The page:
Sunday, 11 December 2016

Thoughts on MInistry Sunday

Another early start this morning, as I was asked to cover the 8.00am Eucharist at St Catherine's, another traditional Book of Common Prayer start to the day, only this time the 1984 Church in Wales revision, another liturgy I know off by heart. Clare came too, so we there walked together in the pre-dawn twilight. By the time I reached the altar for the Offertory, the sun had risen enough to shine in through the churchyard trees, and light up the brickwork in the north west corner of the church. Lovely. There were seven of us for the service. I read Archbishop Barry's Ministry Sunday letter, his last before he retires in February, commending the new Ministry Area strategy for the Church in Wales and all this will mean for the vocations of both lay and ordained people as it develops. 

With fewer than ever clergy doing more of the same, in a world where more and more technical management skills and experience are required on top of pastoral and spiritual gifts, it's difficult to see at this stage exactly how responsibility for the whole life and mission of the church is going to be shared between laity and clergy in ways that are not already happening. Maybe at this stage it's a matter of muddling through, adjusting, making better efforts to communicate better and build effective personal relationships, not just trusting that every stakeholder lay person or cleric is happy to be organised and work in a way that's different from that is habitual to them. 

In my experience a community will rally around and grow through tackling a cause or project which everyone recognises as a key issue around which to rally and muster resources. Adapting buildings to cater for changing need is one thing, restoring beloved places of worship in crisis is another, reaching out to identifiable needy groups of people is another, social and natural environmental concern is yet another. What's more difficult, when it comes to working together in genuine missionary enterprise, isn't practical responses to material need, but the spiritual dimensions of life.

Without a vision the people perish (Prov 29:18), immediately comes to mind. Every changing scene of life, every new experience, Christians are challenged yet again to return to Scripture and Tradition, and seek new understanding about how the life of faith engages afresh with reality, not just as individuals but as a community sharing thoughts and insights about the meaning of life and our relationship with God as a fresh stimulus to creative imagination.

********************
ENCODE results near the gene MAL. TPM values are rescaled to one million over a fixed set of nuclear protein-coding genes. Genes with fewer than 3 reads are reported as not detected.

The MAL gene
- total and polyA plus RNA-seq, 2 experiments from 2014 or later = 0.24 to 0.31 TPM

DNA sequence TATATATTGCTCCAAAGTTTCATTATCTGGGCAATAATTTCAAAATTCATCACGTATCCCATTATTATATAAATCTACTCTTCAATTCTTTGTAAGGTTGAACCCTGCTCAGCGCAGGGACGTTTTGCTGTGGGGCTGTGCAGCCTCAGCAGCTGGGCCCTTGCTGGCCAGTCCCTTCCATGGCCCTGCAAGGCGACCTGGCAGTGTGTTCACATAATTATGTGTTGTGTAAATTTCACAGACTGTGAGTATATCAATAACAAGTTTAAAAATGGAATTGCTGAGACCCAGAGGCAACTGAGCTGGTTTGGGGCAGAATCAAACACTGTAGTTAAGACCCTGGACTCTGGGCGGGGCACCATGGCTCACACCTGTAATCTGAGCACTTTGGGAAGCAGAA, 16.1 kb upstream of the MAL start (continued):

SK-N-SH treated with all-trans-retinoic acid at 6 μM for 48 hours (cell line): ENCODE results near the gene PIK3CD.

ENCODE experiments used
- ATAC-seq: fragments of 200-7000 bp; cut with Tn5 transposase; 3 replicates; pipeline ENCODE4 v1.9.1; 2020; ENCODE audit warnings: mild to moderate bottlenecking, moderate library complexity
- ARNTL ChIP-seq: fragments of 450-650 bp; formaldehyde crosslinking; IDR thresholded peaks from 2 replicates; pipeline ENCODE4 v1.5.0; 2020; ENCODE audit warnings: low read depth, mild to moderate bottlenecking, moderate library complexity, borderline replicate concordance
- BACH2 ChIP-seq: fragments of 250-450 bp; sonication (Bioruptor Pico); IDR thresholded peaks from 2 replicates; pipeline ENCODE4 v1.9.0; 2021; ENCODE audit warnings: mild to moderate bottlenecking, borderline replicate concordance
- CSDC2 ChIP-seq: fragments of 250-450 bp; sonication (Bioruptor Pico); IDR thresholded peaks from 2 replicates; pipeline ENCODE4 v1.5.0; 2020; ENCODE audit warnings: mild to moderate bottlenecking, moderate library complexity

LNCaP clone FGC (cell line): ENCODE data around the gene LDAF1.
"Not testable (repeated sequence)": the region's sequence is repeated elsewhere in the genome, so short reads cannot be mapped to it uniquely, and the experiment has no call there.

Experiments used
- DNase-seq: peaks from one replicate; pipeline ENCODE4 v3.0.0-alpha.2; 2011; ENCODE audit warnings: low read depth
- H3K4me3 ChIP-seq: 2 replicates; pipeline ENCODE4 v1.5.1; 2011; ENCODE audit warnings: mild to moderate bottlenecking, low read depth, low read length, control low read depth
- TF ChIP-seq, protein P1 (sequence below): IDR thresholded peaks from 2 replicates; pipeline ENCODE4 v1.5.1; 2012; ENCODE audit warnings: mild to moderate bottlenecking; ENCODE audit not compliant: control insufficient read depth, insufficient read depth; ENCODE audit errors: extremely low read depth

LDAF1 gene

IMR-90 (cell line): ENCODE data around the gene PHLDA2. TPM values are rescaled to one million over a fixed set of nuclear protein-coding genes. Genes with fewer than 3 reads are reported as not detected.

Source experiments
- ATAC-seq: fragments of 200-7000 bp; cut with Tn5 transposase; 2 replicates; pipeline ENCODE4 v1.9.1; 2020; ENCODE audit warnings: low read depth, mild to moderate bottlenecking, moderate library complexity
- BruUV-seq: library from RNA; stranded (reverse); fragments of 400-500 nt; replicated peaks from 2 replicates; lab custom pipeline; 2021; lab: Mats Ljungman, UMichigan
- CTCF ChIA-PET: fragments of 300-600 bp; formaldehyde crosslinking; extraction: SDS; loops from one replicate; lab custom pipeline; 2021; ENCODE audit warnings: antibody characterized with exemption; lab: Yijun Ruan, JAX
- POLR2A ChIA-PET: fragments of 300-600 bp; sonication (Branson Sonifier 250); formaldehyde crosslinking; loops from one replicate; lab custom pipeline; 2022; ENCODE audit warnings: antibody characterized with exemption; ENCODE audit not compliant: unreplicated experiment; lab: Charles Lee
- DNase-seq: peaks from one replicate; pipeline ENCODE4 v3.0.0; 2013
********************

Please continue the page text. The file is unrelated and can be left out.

The appeal of Christian faith to heart, mind and will has been profoundly weakened by ideologies emerging from secular materialistic thought, so that now Christian faith is dismissed as unworthy of consideration by perhaps a majority of people, who, if they have any religious or spiritual inclinations at all, prefer the DIY approach and make it up as they go along, their individualism unchallenged. Populism, be it religious, social or political may be a kind of reaction against that, but a disciplined challenge to the truth and validity of either from Christian thinking has very limited impact. Believers have a great deal to learn from the failure of the church to commend its faith to a greater audience, and a need to re-engage differently in persuasive argument for the adoption of Christian life and faith.  

Those who take the lead in matters of ministry teach and remind the church of its calling and purpose, but they are also learners, who need enable others to think for themselves, imagine and share their ideas and insights. That means taking time to listen, for them, for the whole community. Whatever practical preparation we make for anything we do is only as good as the quality of preparation we put into it, together. And that's so hard when we're so busy with so much to be done. In retirement I now look back and think about things I could have spent more time on and done better. Now I have spare time, wondering what to do with it is what exercises me most, for now.